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Synopsis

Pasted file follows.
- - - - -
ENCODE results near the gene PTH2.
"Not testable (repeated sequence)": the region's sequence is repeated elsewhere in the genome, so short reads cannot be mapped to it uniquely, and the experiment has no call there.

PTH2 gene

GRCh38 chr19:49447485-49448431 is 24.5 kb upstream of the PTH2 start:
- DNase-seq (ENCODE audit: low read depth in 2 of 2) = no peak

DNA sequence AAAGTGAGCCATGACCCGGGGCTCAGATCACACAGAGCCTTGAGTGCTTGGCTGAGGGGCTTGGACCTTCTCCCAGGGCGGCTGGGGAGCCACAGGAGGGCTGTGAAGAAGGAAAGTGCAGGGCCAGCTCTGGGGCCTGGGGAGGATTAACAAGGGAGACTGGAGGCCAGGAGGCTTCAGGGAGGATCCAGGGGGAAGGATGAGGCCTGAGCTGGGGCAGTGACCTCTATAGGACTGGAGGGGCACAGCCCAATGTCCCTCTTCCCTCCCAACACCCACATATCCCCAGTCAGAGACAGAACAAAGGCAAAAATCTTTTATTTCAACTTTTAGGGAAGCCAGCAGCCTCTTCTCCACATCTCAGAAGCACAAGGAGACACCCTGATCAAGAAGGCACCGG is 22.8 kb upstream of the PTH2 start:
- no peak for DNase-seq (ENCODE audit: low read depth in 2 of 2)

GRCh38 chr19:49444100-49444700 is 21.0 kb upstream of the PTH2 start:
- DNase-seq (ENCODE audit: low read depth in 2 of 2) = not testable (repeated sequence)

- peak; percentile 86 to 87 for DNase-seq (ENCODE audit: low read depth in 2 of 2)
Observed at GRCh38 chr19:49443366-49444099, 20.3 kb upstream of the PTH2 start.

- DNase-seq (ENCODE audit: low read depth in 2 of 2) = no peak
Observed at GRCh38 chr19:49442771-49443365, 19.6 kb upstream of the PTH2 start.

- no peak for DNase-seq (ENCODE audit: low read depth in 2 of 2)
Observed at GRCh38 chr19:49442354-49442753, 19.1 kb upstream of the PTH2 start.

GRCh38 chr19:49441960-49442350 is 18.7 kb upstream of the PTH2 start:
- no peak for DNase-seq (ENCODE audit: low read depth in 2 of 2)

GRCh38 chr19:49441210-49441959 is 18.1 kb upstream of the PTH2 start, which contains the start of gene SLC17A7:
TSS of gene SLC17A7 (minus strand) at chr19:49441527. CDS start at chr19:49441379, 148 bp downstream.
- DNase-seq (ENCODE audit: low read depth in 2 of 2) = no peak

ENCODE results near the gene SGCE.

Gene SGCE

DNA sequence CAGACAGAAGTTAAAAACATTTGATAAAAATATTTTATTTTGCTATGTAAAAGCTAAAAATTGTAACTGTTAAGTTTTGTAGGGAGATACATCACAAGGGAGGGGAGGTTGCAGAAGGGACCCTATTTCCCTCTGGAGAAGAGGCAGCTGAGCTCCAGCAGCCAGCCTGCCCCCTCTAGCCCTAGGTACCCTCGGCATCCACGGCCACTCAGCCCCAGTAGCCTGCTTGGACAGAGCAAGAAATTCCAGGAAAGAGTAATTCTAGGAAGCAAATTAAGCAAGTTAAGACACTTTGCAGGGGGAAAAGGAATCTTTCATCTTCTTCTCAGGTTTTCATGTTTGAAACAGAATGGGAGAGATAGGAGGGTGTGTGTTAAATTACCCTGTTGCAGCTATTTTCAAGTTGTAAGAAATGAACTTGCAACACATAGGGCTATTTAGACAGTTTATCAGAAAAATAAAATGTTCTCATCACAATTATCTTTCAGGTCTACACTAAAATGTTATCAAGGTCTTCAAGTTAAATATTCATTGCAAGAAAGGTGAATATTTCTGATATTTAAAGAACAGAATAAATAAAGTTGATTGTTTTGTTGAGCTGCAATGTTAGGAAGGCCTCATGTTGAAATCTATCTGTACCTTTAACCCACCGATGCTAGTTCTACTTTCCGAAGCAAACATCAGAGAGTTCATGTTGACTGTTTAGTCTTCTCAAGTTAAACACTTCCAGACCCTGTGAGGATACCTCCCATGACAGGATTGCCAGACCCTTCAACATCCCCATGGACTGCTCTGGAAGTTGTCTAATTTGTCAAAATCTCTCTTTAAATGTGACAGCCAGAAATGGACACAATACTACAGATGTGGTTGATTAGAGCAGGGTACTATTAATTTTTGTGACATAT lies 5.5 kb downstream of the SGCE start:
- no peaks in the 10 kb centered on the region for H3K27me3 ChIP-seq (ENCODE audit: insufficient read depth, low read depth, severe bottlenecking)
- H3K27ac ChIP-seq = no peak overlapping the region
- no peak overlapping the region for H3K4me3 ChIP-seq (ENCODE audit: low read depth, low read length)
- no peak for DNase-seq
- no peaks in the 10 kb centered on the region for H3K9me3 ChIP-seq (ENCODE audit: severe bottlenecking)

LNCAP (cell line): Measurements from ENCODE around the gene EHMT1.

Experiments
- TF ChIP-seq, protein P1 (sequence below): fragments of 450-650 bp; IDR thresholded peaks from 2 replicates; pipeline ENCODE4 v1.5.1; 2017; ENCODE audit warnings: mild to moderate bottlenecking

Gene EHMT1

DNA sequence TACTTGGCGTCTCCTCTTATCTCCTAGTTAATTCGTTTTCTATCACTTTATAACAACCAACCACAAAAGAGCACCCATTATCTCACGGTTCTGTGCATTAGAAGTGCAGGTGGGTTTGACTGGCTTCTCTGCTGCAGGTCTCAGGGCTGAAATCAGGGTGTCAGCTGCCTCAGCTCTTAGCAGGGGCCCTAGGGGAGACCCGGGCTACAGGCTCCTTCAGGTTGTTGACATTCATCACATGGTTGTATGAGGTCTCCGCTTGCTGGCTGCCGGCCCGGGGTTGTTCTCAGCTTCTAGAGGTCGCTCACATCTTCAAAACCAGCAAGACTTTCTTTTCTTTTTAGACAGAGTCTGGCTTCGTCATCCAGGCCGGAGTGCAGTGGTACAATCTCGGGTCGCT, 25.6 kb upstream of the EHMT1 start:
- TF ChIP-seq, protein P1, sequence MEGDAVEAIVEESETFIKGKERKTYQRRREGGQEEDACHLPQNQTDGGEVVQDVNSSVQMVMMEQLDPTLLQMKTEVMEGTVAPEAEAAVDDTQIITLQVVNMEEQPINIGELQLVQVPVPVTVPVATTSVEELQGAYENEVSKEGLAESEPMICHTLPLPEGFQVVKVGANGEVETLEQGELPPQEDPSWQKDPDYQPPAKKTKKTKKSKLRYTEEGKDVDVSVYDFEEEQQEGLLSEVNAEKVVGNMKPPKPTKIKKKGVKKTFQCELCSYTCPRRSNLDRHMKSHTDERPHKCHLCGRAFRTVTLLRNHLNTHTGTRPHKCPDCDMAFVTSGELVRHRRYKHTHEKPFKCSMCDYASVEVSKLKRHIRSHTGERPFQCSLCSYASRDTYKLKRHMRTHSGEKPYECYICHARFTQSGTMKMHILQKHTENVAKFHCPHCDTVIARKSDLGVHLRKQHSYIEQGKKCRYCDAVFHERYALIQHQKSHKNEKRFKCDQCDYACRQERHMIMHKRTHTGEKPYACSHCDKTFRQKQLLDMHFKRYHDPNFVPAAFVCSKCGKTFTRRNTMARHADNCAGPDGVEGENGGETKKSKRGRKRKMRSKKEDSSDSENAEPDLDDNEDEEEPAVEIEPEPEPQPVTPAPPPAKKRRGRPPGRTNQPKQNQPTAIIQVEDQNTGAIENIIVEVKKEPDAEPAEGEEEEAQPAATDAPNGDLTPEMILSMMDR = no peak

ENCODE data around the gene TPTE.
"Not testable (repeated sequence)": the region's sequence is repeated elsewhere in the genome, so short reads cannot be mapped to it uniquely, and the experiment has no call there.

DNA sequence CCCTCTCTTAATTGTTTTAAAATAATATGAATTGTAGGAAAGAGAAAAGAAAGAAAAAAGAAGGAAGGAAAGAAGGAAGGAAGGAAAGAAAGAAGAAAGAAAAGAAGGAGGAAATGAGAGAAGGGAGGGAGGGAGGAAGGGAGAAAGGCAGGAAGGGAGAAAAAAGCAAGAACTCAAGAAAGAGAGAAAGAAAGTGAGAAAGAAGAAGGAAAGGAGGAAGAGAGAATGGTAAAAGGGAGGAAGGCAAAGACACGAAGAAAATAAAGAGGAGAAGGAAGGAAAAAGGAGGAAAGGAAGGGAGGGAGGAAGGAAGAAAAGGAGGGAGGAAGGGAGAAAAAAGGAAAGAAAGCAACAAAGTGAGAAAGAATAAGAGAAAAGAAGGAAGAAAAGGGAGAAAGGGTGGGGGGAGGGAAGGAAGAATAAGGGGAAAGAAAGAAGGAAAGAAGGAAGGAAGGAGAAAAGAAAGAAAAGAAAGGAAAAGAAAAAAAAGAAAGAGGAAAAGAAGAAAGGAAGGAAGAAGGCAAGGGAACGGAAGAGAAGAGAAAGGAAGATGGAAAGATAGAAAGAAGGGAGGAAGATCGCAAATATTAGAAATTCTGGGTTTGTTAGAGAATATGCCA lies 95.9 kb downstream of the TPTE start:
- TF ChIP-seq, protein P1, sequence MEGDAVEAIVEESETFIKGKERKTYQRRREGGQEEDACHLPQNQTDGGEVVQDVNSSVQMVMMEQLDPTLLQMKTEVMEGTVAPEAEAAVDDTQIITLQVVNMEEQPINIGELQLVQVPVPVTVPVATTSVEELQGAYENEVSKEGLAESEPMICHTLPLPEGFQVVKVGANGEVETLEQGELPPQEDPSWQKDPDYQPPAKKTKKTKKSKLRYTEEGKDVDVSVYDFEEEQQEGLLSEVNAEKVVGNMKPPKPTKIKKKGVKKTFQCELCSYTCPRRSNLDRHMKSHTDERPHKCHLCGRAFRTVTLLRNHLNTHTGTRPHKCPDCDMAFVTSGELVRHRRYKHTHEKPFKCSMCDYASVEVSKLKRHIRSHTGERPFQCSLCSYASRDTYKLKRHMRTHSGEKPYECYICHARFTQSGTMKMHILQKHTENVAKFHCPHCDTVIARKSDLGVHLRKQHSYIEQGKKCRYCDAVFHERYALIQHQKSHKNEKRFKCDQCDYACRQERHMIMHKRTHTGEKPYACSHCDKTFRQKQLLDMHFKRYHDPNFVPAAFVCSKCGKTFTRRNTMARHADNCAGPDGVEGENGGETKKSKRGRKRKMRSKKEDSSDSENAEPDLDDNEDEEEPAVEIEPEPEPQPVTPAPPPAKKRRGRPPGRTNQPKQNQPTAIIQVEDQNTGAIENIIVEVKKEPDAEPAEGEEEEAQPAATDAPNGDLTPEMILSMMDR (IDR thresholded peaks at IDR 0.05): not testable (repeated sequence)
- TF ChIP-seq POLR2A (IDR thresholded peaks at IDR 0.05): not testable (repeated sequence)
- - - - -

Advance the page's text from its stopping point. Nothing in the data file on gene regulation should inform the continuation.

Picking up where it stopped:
The mendicant friars of the Franciscan and Dominican orders played a unique and important role in medieval society. In the early thirteenth century, the Church was being challenged by a confident new secular culture, associated with the growth of towns, the rise of literature and articulate laity, the development of new sciences and the creation of the first universities. The orders of mendicant friars which developed around the charismatic figures of Saint Francis of Assisi (founder of the Franciscan movement) and Saint Dominic of Osma (founder of the Dominican movement) provided a strikingly new response to this challenge. These orders embodied a revolutionary concept: preachers going out into the world to reclaim it for God rather than retiring from the world into enclosed monasteries to do His work. C.H. Lawrence uncovers the spiritual roots of the mendicants in the evangelical movements of the twelfth century, and in the ideas of apostolic life which shaped the religious experience of their founders. Yet, while fully acknowledging the creative dynamism of Saint Francis and Saint Dominic, he shows how much the movement also owed to the popes. It was their steady protection and patronage that turned the armies of ‘holy beggars’ into a well-trained force of preachers and confessors, working alongside the secular clergy – those who had not joined a religious order. Lawrence explores the friars’ mission to the towns – but shows too how quickly their influence developed beyond that. In an astonishingly short time, the friars were commanding the intellectual heights in education and had also become omnipresent counsellors at the court of kings. They also provided many services to the papacy – as inquisitors, nuncios and ambassadors to the Mongolians rulers of Cathay. The origins, growth and most importantly the impact of the mendicant movements upon the medieval world are the subject of this book. Lawrence shows that it was the mendicants’ ministry above all else that, in meeting the spiritual and intellectual demands of the new age, preserved the loyalty of the great majority of western Christians to the established Church.

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